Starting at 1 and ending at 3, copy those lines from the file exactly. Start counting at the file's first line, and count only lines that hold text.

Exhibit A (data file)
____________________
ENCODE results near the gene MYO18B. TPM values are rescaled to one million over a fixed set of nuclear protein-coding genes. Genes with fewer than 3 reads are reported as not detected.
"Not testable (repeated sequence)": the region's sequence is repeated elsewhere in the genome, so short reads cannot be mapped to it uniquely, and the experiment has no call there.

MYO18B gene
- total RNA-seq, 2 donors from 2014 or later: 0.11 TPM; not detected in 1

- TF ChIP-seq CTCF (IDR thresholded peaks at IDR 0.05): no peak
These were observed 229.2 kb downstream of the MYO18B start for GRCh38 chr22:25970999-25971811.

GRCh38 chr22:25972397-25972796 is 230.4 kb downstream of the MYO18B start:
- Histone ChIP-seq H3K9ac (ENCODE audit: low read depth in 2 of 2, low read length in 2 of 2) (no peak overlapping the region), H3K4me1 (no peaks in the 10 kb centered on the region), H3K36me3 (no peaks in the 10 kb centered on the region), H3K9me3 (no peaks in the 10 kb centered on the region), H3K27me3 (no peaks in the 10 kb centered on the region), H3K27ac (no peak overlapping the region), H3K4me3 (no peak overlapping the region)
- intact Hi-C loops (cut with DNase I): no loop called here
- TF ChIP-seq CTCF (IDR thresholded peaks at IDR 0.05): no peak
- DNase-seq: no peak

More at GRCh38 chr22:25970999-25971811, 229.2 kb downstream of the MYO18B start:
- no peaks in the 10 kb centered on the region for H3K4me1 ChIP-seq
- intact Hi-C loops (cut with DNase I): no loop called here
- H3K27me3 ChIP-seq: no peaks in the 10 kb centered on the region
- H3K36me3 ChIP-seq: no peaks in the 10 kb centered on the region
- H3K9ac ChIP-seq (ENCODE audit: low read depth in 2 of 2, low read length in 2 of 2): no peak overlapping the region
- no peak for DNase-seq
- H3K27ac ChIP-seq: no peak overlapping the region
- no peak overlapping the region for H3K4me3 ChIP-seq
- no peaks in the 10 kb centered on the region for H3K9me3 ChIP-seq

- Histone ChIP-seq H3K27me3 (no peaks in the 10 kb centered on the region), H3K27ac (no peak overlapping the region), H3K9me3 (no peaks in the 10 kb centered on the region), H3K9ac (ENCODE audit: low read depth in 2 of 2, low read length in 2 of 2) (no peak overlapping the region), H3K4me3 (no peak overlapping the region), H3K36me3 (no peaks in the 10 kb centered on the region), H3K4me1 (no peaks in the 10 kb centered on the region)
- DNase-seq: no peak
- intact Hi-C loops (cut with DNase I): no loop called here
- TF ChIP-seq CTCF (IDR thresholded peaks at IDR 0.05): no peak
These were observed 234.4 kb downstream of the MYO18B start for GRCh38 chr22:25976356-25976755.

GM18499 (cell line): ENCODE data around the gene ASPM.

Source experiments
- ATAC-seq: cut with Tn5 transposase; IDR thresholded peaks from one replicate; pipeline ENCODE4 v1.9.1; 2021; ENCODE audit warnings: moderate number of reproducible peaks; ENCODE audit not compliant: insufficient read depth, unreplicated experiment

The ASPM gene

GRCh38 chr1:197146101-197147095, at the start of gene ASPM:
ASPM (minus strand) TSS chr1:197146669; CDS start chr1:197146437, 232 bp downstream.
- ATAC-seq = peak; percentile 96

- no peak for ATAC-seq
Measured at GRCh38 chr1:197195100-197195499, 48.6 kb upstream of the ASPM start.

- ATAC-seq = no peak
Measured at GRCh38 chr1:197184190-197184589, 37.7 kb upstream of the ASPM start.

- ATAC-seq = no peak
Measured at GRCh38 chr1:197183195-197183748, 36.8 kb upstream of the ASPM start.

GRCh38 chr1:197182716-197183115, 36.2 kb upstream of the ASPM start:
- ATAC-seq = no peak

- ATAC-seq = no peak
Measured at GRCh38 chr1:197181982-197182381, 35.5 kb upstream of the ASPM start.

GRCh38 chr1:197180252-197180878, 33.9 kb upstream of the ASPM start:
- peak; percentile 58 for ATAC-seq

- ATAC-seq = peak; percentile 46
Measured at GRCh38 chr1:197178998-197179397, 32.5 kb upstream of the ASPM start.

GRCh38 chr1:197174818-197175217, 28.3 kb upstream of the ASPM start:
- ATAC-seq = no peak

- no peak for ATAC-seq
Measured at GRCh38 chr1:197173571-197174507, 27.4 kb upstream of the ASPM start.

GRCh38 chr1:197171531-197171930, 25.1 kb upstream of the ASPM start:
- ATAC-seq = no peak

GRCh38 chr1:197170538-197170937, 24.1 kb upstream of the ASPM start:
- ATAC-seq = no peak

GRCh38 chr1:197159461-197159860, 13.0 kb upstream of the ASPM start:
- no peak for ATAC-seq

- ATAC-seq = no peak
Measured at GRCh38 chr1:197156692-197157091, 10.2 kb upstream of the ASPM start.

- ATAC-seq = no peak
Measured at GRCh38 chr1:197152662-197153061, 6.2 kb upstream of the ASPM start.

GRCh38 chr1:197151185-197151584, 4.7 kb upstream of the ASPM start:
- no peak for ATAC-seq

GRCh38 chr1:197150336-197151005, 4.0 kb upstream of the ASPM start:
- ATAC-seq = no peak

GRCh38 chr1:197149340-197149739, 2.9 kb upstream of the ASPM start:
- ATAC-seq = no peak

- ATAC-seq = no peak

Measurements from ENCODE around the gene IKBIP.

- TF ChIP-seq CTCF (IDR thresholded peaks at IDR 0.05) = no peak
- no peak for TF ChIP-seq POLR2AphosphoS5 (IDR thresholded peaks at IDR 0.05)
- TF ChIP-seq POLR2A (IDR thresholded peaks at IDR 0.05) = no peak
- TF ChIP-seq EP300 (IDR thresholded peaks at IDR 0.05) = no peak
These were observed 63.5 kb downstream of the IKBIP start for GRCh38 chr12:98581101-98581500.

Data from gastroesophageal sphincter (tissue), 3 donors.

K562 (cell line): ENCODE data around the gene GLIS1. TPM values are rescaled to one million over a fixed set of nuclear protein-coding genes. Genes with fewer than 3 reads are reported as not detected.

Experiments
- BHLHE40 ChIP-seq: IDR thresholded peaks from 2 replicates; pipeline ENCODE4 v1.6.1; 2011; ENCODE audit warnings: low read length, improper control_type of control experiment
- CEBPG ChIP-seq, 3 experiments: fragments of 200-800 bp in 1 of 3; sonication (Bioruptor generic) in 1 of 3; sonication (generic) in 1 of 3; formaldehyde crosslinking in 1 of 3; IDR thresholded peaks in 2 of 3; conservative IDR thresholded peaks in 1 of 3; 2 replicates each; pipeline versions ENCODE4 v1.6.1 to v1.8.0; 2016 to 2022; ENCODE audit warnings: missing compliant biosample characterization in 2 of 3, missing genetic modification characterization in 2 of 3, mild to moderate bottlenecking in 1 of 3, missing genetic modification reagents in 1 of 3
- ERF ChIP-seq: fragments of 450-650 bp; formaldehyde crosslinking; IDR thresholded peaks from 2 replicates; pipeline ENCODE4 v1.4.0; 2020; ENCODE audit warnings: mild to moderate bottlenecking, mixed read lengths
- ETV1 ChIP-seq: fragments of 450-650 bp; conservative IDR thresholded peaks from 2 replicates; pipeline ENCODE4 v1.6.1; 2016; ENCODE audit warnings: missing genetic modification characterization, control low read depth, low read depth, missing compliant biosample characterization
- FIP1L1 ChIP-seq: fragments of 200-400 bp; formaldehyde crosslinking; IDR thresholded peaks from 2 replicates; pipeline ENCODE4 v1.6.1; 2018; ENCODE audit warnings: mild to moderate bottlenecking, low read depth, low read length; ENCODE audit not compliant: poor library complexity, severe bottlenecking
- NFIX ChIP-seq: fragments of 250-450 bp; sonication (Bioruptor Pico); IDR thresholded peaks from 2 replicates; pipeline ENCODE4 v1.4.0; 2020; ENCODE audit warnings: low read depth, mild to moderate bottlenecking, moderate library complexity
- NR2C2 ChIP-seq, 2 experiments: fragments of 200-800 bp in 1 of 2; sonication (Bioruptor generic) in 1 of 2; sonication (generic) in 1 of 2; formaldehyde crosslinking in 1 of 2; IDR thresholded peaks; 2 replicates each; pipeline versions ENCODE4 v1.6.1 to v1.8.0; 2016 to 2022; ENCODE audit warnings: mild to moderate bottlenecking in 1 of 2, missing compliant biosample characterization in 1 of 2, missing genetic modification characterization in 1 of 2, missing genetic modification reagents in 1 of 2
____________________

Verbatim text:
ENCODE results near the gene MYO18B. TPM values are rescaled to one million over a fixed set of nuclear protein-coding genes. Genes with fewer than 3 reads are reported as not detected.
"Not testable (repeated sequence)": the region's sequence is repeated elsewhere in the genome, so short reads cannot be mapped to it uniquely, and the experiment has no call there.

MYO18B gene